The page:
This rating indicates that a government’s NDC is more ambitious than what is considered a “fair” contribution: it is more than consistent with the Paris Agreement’s 1.5°C limit. No “role model” rating has been developed for the sectors.

Overview

NDC update: In December 2020, Nepal submitted a second NDC. Our analysis of its new target is here.


While the Nepali government is showing progress in implementing its climate mitigation policies in some sectors, it will need to take significant additional action to meet the sectoral targets it has set under the current Paris Agreement 2030 target, especially in the energy and transport sectors. Due to the COVID-19 pandemic, emissions have shrunk in 2020, compared to 2019, but we expect they will bounce back and continue their upward trend, once the economy recovers. Nepal expects to submit an updated NDC to the UNFCCC by the end of 2020. The country’s current NDC does not include an economy-wide emissions reduction target, so we have not been able to rate it.

According to our assessment, Nepal’s emissions in 2020 would be 0.7-2.4% lower than in 2019. This is attributed to the economic impacts of the COVID-19 pandemic and two rounds of lockdown periods throughout 2020. In particular, tourism is expected to decline by 60% this year, impacting several other sectors like accommodation, food, entertainment and recreation, resulting in economic losses estimated at USD 400 million. To date, the government’s response to the pandemic has focused mainly on strengthening the health care system by increasing health-related spending and social assistance. Some measures have also been in place to support informal sector workers, small and medium-sized enterprises, and the tourism sector. Nepal has not yet put in place any recovery measures that can be labelled as either high or low carbon measures.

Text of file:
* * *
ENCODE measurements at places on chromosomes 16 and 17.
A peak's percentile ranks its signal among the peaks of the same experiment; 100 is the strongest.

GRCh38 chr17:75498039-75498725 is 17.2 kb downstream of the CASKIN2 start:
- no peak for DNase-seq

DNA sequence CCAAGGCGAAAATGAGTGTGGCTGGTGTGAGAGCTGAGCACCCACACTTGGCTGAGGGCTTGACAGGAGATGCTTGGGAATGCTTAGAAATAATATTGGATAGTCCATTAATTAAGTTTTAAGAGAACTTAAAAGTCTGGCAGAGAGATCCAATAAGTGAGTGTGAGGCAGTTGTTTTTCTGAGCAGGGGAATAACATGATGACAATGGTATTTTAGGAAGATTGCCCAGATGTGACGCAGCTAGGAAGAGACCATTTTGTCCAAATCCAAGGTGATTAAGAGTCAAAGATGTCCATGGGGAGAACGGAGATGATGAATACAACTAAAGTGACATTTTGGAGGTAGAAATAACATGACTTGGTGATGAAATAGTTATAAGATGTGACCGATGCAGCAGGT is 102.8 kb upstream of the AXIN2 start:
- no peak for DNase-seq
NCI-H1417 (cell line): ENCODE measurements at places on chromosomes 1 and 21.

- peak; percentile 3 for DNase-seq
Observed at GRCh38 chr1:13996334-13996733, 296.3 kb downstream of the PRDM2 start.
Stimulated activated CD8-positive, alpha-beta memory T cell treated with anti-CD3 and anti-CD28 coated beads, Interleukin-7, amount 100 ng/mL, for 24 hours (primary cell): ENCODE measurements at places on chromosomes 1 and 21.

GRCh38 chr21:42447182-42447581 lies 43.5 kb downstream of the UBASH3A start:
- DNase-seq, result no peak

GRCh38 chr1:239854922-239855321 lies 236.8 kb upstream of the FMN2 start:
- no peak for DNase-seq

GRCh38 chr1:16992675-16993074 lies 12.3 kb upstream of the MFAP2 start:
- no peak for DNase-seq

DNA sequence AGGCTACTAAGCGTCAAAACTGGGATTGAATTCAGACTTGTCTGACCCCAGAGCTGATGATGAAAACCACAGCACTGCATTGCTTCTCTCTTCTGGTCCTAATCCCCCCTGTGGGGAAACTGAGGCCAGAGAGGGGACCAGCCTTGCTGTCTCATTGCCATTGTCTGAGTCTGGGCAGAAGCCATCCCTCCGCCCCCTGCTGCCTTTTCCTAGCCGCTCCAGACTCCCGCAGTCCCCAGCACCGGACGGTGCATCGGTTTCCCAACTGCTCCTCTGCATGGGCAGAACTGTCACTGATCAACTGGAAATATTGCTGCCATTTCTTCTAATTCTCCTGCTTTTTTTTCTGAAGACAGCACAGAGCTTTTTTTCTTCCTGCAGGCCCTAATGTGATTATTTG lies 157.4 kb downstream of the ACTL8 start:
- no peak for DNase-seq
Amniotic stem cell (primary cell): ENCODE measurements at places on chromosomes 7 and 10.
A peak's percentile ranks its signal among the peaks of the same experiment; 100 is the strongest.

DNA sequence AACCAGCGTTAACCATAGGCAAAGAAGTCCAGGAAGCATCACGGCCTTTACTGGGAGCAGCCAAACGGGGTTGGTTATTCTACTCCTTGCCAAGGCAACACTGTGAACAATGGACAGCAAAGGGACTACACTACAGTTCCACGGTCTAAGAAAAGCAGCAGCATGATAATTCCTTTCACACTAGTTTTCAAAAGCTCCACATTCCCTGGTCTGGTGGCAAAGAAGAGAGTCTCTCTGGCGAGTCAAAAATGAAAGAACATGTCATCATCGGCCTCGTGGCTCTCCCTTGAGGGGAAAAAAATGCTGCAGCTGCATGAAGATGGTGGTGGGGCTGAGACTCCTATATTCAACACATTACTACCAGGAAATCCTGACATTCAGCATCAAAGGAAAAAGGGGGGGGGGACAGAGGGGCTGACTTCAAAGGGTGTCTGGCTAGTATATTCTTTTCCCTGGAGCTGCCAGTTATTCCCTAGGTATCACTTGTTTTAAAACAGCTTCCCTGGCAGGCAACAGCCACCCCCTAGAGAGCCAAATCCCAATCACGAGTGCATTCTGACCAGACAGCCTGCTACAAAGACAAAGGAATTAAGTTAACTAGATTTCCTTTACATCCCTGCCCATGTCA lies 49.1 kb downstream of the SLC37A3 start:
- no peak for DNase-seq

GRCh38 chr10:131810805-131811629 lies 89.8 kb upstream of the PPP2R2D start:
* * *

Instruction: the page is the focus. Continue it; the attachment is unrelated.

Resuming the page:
Nepal appears to be slow in implementing policies needed to achieve some of its sectoral NDC targets, particularly in the energy and transport sectors. Specifically, Nepal’s current 3.2% share of renewables in total energy consumption is far from its pledged 20% by 2020. Similarly, the share of EVs currently stands at less than 1%, while continuing to increase its dependency on fossil fuels in the transport sector. In the forestry sector, however, Nepal seems to be keeping its promise to maintain 40% of the total area of the country under forest cover and is implementing its REDD+ National Strategy, which is expected to reduce about 14 MtCO2e by 2020, by addressing the drivers of deforestation.